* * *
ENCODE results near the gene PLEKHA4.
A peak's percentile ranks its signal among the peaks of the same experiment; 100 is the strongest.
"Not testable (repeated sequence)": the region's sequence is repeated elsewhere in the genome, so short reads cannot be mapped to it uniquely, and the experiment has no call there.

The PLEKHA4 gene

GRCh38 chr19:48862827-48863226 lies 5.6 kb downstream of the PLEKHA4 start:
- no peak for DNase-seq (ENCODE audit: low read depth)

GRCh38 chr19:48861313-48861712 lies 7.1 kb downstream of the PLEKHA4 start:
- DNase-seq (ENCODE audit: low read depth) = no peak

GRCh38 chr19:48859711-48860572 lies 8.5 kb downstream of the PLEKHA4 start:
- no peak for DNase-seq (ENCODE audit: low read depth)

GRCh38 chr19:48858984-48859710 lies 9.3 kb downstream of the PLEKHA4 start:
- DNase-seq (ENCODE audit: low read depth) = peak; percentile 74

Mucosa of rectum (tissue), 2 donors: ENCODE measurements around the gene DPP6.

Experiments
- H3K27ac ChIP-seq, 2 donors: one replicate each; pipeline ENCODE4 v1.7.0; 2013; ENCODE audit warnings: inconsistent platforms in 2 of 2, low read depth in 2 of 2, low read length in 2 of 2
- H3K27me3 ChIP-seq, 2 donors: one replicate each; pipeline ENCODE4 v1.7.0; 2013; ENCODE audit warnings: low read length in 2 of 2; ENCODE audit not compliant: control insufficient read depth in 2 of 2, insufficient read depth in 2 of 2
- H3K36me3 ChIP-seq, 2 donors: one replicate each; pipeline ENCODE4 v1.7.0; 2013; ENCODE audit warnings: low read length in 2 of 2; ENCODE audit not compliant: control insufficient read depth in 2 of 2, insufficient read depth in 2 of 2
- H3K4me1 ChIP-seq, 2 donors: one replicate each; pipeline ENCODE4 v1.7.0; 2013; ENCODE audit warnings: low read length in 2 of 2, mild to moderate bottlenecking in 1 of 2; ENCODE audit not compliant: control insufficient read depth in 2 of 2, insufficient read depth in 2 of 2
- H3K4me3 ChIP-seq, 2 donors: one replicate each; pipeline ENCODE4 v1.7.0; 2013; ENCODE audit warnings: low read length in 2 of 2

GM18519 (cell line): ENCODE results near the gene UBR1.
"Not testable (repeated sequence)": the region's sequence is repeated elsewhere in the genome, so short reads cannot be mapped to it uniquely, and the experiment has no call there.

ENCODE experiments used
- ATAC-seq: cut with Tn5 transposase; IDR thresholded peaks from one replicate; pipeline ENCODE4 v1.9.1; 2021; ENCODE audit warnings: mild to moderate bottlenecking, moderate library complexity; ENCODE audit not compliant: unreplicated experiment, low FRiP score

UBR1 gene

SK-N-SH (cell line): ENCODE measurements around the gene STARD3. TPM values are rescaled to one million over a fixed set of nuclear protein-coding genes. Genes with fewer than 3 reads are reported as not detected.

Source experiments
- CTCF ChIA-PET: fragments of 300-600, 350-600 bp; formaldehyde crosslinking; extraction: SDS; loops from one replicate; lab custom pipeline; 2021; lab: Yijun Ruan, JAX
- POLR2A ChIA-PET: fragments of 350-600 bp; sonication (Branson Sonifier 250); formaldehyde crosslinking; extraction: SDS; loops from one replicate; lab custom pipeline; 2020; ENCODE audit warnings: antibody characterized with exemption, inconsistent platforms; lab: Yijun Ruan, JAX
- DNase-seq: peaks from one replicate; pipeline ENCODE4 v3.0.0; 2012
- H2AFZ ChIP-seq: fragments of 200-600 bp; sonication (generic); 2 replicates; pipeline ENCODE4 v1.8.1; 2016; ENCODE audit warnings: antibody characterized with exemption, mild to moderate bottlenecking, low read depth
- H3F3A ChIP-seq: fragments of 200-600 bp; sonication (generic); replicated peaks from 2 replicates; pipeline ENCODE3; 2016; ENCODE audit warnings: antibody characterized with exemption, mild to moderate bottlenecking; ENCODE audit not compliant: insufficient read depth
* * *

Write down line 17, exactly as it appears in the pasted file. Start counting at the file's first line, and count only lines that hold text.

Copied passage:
- H3K36me3 ChIP-seq, 2 donors: one replicate each; pipeline ENCODE4 v1.7.0; 2013; ENCODE audit warnings: low read length in 2 of 2; ENCODE audit not compliant: control insufficient read depth in 2 of 2, insufficient read depth in 2 of 2